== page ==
To be subjective for a while, this reviewer enjoyed this adaptation and, by and large, the performances of the cast. The general tenor and 'accumulative' depiction of the inner nature of the characters is achieved pretty well nigh on flawlessly. The rolling pastoral beauty of the southern Cotswolds is framed admirably (some of the filming was done aroun Witney, apparently) and Richard Harvey's subtile - non-intrusive and mellifluous 'background' soundtrack helps to secure a genuinely 'bucolic' presence, underpinning the action and the outworking of the plot.

Nevertheless, it is true to say that a reasonable degree of negative criticism has been levelled at the implausibility of Anna Boverie's (played by Lindsay Duncan)rather sudden 'rebellion' against a 'life married to the Church and Jesus'. Whether this such criticism is just or not, it would certainly apply to both book and film; in both, the featured character sets her face stonily against many of the practices she has embraced, either voluntarily or compulsorily. Her depleted and recently disappointed husband can only, it seems, interpret this as calculated recalcitrance. Precisely how feasible and realistic Anna's rather axiomatic transformation is, in the viewer's mind, will vary - this reviewer suspects - according to that viewer's own disposition. Such transformation is certainly not impossible; people's outlook and attitudes change with time, experience and, sometimes, without a particular abundance of either!

'The Rector's Wife' was the authoress' fourth ('non-historical') novels and certain literary critics have loved to draw parallels with the world of Barchester made famous by her ancestor. Indeed, Joanna Trollope is well at ease in an ecclesiastical, especially an Anglican environment and both the book and DVD are thoroughly drenched in details discernible only to one more fully immersed in the font of Anglican 'Churchianity' than is usually the case. Indeed, the authoress herself hails from the Cotswold village of Minchinhampton in Gloucestershire where she was born in her grandfather's rectory! Her first novel, 'The Choir' (1988) was made into a six-part adaptation and is now also available on DVD.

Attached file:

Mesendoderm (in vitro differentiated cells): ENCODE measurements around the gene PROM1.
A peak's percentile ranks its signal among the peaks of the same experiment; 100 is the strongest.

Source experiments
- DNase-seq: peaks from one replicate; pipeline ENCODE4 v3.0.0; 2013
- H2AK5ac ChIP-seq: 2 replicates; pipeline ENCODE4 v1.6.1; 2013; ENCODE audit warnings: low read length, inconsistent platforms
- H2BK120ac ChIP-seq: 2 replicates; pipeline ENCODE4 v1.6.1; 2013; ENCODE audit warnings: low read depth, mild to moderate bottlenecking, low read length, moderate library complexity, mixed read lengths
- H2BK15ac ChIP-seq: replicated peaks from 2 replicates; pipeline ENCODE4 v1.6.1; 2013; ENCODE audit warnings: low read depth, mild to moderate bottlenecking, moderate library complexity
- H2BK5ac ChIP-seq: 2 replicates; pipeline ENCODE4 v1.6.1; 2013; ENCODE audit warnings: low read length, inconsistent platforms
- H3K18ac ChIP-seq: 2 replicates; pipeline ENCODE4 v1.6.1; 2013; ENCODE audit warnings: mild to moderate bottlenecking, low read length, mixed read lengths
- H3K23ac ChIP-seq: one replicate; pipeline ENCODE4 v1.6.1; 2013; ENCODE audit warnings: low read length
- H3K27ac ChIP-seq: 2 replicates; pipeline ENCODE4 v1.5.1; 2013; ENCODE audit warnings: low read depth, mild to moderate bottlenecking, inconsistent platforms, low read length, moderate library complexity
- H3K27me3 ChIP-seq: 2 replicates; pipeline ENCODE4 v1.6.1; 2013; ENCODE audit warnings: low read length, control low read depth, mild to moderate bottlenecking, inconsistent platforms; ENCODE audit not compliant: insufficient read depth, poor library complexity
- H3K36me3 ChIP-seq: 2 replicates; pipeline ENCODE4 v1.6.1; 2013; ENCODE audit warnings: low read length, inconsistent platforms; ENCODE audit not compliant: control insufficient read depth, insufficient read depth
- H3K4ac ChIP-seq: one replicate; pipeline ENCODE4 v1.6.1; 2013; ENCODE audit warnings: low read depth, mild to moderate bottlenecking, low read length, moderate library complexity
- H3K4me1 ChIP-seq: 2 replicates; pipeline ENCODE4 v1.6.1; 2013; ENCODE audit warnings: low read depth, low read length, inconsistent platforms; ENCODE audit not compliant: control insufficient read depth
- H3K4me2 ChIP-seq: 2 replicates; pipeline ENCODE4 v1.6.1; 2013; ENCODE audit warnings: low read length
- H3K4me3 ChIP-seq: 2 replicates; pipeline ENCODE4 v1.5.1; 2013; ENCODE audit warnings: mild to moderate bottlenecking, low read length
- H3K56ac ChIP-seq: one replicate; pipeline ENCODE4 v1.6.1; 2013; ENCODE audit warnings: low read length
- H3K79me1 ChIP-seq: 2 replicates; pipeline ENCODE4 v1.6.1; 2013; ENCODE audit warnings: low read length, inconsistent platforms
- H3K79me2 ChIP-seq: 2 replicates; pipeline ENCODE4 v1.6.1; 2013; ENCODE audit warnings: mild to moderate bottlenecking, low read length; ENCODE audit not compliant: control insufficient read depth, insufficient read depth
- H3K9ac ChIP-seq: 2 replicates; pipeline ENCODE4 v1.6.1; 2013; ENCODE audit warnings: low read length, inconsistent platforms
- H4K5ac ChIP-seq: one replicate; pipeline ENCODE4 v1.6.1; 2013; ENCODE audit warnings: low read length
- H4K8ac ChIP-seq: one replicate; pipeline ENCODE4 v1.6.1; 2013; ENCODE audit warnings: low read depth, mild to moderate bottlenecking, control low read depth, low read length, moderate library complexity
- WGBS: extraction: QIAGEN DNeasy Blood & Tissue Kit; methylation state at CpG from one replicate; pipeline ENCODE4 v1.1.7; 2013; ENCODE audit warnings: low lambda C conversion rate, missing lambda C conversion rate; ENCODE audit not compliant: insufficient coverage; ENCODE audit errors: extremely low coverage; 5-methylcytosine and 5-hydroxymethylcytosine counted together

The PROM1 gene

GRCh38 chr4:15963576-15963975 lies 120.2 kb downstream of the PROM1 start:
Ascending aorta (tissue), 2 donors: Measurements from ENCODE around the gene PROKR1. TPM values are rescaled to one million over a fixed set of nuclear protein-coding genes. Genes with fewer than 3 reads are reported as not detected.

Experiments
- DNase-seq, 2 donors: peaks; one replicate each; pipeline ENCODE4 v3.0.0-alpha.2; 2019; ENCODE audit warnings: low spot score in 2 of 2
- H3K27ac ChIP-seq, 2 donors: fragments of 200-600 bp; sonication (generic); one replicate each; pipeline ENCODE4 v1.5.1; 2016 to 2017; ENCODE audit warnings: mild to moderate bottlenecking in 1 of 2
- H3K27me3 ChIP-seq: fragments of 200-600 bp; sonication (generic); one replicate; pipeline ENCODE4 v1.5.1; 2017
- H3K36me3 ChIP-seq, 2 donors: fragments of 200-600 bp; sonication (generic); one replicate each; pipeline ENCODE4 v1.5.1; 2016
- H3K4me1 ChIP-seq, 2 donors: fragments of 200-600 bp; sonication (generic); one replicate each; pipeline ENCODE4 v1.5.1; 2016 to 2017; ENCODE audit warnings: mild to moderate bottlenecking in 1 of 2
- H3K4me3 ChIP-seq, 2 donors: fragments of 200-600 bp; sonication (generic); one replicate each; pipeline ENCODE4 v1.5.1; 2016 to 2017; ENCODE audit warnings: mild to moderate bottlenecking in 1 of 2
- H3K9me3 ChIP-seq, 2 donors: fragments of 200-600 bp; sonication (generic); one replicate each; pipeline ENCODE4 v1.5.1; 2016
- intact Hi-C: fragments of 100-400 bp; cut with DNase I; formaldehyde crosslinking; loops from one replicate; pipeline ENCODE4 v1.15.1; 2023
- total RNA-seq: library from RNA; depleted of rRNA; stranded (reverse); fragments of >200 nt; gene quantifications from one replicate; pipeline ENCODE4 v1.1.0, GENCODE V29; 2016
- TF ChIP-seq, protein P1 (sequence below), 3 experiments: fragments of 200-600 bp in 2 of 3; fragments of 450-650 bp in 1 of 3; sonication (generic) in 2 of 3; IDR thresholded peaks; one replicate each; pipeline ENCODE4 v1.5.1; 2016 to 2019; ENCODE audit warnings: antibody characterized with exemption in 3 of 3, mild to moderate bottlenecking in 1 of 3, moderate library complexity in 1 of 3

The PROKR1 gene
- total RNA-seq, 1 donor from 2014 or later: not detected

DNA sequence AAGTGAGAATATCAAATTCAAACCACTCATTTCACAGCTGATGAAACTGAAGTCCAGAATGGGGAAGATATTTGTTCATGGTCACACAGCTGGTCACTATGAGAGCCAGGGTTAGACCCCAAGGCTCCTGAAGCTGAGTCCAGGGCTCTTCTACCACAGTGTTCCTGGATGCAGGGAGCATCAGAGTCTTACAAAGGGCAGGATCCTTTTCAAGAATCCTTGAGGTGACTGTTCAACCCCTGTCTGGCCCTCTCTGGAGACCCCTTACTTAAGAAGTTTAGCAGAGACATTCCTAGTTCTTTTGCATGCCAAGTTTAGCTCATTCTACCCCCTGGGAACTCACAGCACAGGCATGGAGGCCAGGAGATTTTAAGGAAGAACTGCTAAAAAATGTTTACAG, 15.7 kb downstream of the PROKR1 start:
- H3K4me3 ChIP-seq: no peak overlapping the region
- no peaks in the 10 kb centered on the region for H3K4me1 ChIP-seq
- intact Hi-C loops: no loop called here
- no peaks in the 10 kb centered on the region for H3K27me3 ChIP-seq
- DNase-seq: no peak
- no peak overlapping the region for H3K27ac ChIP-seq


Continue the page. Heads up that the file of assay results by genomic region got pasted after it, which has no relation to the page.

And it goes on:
In summary, I would heartily recommend this adaptation and production to most viewers. The redoubtable Jonathan Coy turns in a sympathetic and convincing performance as Peter Bouverie, 'The Rector', as does Miles Anderson as the minted, beneficent and - to Anna, at least - tempting, flamboyant, newly-arrived neighbour, Patrick O'Sullivan who is, somewhat inauspiciously located in what was the village's previous rectory! There are a number of other strong performances, too. In closing, if you buy this 2 disc set, I hope that you find it both as interesting and as stimulating as I originally did.